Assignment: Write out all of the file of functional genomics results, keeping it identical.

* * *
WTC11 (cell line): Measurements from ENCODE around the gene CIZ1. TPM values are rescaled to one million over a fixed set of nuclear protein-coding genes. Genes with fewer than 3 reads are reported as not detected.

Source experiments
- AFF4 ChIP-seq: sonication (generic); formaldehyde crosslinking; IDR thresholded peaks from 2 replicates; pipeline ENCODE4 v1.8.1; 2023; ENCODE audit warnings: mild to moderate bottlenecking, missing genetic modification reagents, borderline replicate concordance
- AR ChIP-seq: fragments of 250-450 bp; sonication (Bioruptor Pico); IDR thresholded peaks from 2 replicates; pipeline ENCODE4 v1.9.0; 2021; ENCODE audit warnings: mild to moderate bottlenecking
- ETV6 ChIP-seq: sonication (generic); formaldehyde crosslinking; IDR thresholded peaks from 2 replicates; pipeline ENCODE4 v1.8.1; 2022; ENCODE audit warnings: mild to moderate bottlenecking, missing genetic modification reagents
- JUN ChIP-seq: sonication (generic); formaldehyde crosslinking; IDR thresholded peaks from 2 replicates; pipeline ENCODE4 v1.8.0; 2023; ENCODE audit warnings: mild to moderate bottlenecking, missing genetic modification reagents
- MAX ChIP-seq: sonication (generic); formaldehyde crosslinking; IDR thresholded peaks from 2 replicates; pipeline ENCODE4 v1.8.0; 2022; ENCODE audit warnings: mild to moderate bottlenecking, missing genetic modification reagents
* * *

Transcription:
WTC11 (cell line): Measurements from ENCODE around the gene CIZ1. TPM values are rescaled to one million over a fixed set of nuclear protein-coding genes. Genes with fewer than 3 reads are reported as not detected.

Source experiments
- AFF4 ChIP-seq: sonication (generic); formaldehyde crosslinking; IDR thresholded peaks from 2 replicates; pipeline ENCODE4 v1.8.1; 2023; ENCODE audit warnings: mild to moderate bottlenecking, missing genetic modification reagents, borderline replicate concordance
- AR ChIP-seq: fragments of 250-450 bp; sonication (Bioruptor Pico); IDR thresholded peaks from 2 replicates; pipeline ENCODE4 v1.9.0; 2021; ENCODE audit warnings: mild to moderate bottlenecking
- ETV6 ChIP-seq: sonication (generic); formaldehyde crosslinking; IDR thresholded peaks from 2 replicates; pipeline ENCODE4 v1.8.1; 2022; ENCODE audit warnings: mild to moderate bottlenecking, missing genetic modification reagents
- JUN ChIP-seq: sonication (generic); formaldehyde crosslinking; IDR thresholded peaks from 2 replicates; pipeline ENCODE4 v1.8.0; 2023; ENCODE audit warnings: mild to moderate bottlenecking, missing genetic modification reagents
- MAX ChIP-seq: sonication (generic); formaldehyde crosslinking; IDR thresholded peaks from 2 replicates; pipeline ENCODE4 v1.8.0; 2022; ENCODE audit warnings: mild to moderate bottlenecking, missing genetic modification reagents